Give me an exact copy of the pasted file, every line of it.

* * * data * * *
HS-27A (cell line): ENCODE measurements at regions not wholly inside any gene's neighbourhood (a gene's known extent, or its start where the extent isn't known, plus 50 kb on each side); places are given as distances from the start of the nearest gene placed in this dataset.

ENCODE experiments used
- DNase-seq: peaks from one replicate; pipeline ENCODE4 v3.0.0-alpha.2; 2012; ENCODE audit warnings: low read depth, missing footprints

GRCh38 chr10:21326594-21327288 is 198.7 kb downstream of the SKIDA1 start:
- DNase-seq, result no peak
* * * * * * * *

HS-27A (cell line): ENCODE measurements at regions not wholly inside any gene's neighbourhood (a gene's known extent, or its start where the extent isn't known, plus 50 kb on each side); places are given as distances from the start of the nearest gene placed in this dataset.

ENCODE experiments used
- DNase-seq: peaks from one replicate; pipeline ENCODE4 v3.0.0-alpha.2; 2012; ENCODE audit warnings: low read depth, missing footprints

GRCh38 chr10:21326594-21327288 is 198.7 kb downstream of the SKIDA1 start:
- DNase-seq, result no peak